Black veterans remember Vietnam; Bloods: An Oral History of the Vietnam War by Black Veterans, by Wallace Terry. New York: Random House. 300 pp. $17.95.

Oral histories are attempts to reconstruct the past through the voices and language of those who experienced it. The trouble is, the results are often mixed. Rambling or sentimental, they may sometimes miss the larger picture.

Fortunately, this is not true of ''Bloods,'' which is built on interviews with 20 Vietnam veterans, all of whom are black. These men succeed in painting the larger picture of a society tinged by racism, which relied on a disproportionately large number of blacks to do its fighting. Their comments range over discrimination, urban riots, Martin Luther King Jr., and their memories of the urban and rural worlds they left behind when they headed for duty in Asia. Author Wallace Terry shows skill and sensitivity in giving us a platoon of men who shared a common experience and helps illuminate an era.

Like good fiction, ''Bloods'' presents these men and their histories in a firm but objective tone, without apology. The soldiers include both heroes and losers - officers, NCOs, and enlisted men. Coming from both North and South, each of them went to Vietnam with a degree of naivete, just to do his ''duty.'' Many of them still believe the United States could have won the war.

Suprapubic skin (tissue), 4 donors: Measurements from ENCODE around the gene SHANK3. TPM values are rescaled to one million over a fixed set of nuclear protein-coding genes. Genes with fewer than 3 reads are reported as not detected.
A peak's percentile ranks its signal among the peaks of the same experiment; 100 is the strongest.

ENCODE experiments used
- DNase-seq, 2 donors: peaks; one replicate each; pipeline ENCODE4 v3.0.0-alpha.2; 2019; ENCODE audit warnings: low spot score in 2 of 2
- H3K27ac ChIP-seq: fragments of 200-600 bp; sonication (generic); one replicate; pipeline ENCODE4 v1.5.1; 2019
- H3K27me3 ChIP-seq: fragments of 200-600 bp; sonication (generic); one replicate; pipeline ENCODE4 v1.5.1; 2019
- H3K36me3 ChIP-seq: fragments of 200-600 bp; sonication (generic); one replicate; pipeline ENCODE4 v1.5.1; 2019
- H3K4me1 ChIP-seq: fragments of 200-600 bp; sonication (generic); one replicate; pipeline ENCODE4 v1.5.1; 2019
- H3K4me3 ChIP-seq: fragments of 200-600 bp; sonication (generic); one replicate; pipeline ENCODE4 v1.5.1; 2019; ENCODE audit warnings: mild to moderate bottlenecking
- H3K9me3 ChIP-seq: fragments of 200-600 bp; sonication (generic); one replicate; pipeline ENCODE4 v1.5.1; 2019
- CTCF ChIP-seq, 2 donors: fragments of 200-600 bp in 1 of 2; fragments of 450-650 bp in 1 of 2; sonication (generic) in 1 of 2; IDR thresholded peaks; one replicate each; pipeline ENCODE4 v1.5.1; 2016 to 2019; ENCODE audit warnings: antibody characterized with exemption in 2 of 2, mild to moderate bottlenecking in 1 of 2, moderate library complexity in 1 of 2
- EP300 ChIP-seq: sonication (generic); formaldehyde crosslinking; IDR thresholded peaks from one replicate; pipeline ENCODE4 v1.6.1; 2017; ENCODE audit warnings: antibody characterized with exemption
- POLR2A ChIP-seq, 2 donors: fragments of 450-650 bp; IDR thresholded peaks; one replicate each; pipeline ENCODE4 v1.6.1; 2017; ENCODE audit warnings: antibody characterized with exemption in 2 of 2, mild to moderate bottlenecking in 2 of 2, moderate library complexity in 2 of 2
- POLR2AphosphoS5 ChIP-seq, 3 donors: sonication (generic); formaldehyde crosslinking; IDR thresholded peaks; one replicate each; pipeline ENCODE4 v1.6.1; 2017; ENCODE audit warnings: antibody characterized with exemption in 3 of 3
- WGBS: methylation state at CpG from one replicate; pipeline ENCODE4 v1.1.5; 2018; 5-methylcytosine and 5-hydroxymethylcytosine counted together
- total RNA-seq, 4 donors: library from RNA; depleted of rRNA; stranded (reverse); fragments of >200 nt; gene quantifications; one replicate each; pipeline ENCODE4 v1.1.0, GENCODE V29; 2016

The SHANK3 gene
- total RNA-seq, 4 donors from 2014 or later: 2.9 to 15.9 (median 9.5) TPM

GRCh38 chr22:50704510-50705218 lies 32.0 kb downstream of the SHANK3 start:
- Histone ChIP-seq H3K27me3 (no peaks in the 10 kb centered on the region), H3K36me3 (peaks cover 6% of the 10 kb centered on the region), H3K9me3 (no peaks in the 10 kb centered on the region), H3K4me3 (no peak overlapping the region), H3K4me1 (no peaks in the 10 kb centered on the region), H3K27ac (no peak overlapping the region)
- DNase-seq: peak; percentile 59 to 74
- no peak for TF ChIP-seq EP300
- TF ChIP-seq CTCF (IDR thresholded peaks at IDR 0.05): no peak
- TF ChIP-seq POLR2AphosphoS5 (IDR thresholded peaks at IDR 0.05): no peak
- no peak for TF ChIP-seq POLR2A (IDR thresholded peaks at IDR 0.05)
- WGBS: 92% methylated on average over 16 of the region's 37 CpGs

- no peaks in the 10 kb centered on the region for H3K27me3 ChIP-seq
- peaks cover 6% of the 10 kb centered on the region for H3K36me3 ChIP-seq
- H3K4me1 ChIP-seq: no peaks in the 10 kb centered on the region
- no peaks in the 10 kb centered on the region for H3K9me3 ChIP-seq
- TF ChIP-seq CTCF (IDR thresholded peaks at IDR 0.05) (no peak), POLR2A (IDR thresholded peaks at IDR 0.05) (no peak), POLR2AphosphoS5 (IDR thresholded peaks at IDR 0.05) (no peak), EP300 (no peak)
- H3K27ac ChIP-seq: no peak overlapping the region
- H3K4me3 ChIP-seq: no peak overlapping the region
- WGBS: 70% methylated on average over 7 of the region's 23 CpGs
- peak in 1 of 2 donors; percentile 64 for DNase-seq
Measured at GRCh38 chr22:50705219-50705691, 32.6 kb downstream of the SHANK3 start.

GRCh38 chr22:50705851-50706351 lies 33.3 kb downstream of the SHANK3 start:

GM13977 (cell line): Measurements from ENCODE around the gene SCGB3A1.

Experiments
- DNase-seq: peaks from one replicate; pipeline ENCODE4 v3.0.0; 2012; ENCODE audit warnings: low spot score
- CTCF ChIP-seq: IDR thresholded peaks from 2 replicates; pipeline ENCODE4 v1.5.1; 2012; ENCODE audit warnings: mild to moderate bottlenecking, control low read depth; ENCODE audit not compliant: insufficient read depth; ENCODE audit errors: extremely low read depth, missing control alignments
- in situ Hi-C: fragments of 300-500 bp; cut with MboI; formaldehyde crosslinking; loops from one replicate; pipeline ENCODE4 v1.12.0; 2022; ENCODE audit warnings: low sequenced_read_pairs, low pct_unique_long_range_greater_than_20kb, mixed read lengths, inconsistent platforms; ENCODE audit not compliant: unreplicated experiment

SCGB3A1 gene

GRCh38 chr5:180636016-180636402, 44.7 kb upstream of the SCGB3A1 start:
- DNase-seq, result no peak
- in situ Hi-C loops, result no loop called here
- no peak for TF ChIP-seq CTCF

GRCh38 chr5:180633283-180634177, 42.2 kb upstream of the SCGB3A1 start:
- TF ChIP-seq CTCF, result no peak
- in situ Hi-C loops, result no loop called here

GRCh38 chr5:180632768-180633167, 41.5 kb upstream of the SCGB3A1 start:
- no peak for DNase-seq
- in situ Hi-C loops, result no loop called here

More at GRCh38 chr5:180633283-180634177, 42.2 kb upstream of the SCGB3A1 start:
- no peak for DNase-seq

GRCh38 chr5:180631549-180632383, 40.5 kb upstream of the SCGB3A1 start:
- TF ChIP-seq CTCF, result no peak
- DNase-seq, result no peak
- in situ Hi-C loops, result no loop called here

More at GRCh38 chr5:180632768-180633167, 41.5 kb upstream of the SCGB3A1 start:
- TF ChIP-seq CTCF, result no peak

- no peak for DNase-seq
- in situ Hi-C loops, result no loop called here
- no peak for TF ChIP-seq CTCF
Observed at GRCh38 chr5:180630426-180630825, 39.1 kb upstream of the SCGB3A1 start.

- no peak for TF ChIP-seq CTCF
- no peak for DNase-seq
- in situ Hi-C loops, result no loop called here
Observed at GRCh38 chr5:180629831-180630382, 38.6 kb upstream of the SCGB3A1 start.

Arthur E. (Gene) Woodley Jr. recalls vividly what it was like to have to kill an enemy soldier advancing through the elephant grass. Woodley, who came from East Baltimore, is very unlike David Parks, author of ''G. I. Diary,'' or George Davis, the protagonist in ''Coming Home,'' a novel about a black soldier in Vietnam. Those were articulate black men, very much like their white counterparts in other war books of the era.

But Woodley is a street fighter, competent with weapons, bottles, or fists, and equally comfortable with Puerto Ricans and ''rednecks.'' He never questioned the racism he encountered in his hometown or in the Army. In fact, he once saved the life of a close friend and fellow soldier who belonged to the Ku Klux Klan.

In some ways he is like Marine Sgt. Maj. Edgar Huff. Upon retirement from the military Huff received telegrams of congratulation from President Nixon and Gov. George Wallace of Alabama. Seven hundred guests showed up for a party in his honor. Yet, despite such laurels, he still encounters racism in his own backyard.

Hemingway once wrote that war ''is one of the major subjects (of literature) and certainly one of the hardest to write truly of.'' Terry's veterans maintain a fidelity to the subject by speaking of this war and the special place of their race in it, not as a disease or abnormality, but as something they have seen and experienced and must share with those who didn't. ''Bloods'' brings the war very close to home, indeed.

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